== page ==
HC Deb 20 May 1886 vol 305 cc1612-4

Order for Second Reading read.


Sir, in rising to move that this Bill be read a second time I may mention that on the Motion for its introduction I explained its provisions fairly to the House; and it is, therefore, unnecessary for me to make any further statement as to its nature. I was, however, asked one question, as to whether the Bill would be made retrospective; and, after full consideration, I have come to the conclusion that it would be right and proper to make the Bill retrospective to a certain extent. The clause which my hon. Friend has put down is one which I think we can adopt in its entirety, and I propose to accept it in Committee. The effect will be that if the Police Authorities outside the Metropolis think it right that compensation should be given in respect of riots that have occurred during the last 12 months they may make an order to that effect, so that persons who have suffered from such riots shall be allowed to claim compensation.

Motion made, and Question proposed, "That the Bill be now read a second time."—(Mr. Childers.)


Sir, I do not at all wish to delay this legislation; but I confess that, so far as my own county is concerned, I do not think there is any necessity for it. We had in Gloucestershire some little trouble at the last Election. A riot arose and some damage was done; but there was no difficulty whatever in assessing and paying such compensation as was found to be due. But I think the area of compensation was confined to the Hundreds; and I must say that I think it much fairer that compensation should be paid by a limited district than by the county at large. At present, as the right hon. Gentleman is aware, the area of Parliamentary divisions is much smaller than that of the counties, especially in the larger counties of England. The county area of compensation provided for in this Bill would, therefore, be very much larger than the area interested in an election riot, which does not seem to me to afford a very fair solution of this question. I think that the area in which the riot occurs should be the area to pay for the damage done, and not a district beyond, which has had nothing whatever to do with the matter. It is certainly hardly fair to levy the charge for compensation on the whole county. I merely throw out this now as my impression; but the matter is one which I think will have to be dealt with in Committee.


The difficulty as to adopting the old Hundred as the area of liability is that, for any practical purposes, it is almost obsolete. Moreover, it corresponds with no police rating areas; and as the principle of the Bill is to recognize liability for defective police protection resulting in damage by riot, it has been thought better to make the area of liability correspond with the area of separate police districts. Further, the Hundred frequently cuts up towns and even villages, and suggests no practical basis. The suggestion of the right hon. Gentleman will, however, be carefully considered.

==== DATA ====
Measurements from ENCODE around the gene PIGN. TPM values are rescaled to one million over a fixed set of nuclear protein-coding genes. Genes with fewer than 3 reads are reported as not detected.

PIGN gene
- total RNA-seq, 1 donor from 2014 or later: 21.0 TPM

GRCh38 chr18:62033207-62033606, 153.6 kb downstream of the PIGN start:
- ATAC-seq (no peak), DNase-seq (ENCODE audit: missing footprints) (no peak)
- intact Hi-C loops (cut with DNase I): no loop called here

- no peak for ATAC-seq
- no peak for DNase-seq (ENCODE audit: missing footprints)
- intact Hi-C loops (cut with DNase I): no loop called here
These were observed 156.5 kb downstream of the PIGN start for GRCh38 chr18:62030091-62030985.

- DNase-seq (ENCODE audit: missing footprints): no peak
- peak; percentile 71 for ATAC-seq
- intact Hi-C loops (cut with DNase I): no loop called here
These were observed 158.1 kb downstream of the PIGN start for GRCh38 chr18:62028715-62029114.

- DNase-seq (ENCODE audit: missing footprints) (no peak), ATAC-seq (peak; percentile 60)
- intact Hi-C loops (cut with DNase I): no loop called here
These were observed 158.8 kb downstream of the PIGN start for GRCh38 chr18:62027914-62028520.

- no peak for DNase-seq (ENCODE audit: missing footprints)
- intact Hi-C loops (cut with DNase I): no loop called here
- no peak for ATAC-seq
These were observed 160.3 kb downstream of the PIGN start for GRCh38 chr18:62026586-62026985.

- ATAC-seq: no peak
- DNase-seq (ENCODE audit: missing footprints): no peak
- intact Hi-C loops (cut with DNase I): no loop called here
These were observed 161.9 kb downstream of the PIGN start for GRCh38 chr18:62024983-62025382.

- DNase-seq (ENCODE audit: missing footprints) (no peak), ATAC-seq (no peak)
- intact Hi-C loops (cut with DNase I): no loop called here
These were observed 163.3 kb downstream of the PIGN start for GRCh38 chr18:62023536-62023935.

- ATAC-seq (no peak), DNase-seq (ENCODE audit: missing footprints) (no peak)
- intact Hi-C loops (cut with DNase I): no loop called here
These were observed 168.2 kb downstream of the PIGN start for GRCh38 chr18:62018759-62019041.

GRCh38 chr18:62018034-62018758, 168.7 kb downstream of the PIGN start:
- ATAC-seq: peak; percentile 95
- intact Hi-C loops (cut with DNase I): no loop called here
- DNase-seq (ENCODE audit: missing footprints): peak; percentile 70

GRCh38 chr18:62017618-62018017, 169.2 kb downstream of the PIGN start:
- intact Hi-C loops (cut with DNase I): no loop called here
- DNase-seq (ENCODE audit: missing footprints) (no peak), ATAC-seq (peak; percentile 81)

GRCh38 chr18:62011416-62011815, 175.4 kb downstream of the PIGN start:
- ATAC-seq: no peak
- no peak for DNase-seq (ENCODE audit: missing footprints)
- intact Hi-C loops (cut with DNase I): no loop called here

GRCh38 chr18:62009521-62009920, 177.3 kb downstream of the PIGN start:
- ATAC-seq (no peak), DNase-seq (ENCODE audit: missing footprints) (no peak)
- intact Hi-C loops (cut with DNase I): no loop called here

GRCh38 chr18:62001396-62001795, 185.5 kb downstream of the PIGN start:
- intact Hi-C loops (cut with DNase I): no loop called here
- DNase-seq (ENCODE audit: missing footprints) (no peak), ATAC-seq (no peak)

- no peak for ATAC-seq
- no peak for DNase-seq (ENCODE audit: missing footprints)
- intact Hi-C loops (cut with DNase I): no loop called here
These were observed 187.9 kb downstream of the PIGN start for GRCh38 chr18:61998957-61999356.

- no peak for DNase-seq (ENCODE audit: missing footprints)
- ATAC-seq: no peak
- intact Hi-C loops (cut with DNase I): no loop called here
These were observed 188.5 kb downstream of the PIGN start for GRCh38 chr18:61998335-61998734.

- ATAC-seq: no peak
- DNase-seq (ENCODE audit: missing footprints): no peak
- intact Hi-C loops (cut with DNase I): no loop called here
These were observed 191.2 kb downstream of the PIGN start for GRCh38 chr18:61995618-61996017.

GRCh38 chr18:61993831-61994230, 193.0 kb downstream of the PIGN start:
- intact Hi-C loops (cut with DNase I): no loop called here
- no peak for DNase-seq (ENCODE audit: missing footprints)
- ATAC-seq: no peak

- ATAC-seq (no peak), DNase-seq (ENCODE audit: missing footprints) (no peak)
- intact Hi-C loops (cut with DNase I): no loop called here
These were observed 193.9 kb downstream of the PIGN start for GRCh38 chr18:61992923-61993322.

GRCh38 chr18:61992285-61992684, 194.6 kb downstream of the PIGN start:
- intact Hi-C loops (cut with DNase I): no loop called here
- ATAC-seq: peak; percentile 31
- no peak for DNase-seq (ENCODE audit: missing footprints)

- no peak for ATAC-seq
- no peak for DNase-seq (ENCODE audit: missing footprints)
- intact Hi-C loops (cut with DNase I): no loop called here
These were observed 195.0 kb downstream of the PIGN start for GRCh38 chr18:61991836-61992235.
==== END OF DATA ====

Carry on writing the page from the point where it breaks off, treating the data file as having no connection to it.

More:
SIR R. ASSHETON CROSS (Lancashire, S.W., Newton)

Sir, speaking of my own county only, I may say that the Hundreds there are perfectly distinct and recognized divisions of the county, and we have Hundred rates there for various purposes—for gaols and for damage. In Lancashire we have never had any difficulty in assessing damage so far as the Hundreds are concerned. But with regard to this Bill, I see that the damage is all to be paid for out of the police rate. You are going to take the whole of this enormous county of Lancashire, which consists practically of several counties, and make it liable for the consequences of a riot that may occur in any part of it. Well, Sir, all I can say is that there will be a very great objection to the arrangement; and I cannot but think that the course which the right hon. Gentleman proposes will lead to considerable disturbance. However, I feel that the question is one which will have to be decided in Committee; and I only rise because I think the right hon. Gentleman the Secretary of State for the Home Department will have to give a little more attention to the point raised by my right hon. Friend before we go into Committee than he seems to have done already.


Sir, I doubt whether the wording in the Bill is in all cases quite distinct enough. The words "house, shop, or building" do not seem to me sufficiently comprehensive; because, for instance, a garden may be very much damaged in a variety of ways, and it would not be included in the words "house, shop, or building."


I have to thank the right hon. Gentleman the Secretary of State for the Home Department for accepting the clause which will render the Bill in some respects retrospective in its character. I observe that the Bill requires the sending in of claims; but in the case of the borough which I represent the claims have been sent in already, and it would be a pity to impose upon the people concerned the necessity of going over the ground again. I hope that the clause will be so framed as to render that unnecessary.


The question raised by the right hon. Gentleman (Sir R. Assheton Cross) is one of great importance, and I will look into it. One of the difficulties which will be found in carrying out the right hon. Gentleman's suggestion is that in some counties the Hundreds are altogether obsolete, and do not correspond with anything. With regard to the question of sending in claims afresh, referred to by my hon. Friend the Member for Nottingham (Mr. Carvell Williams), I propose to take power to relax the Rule in case of need.

Motion agreed, to.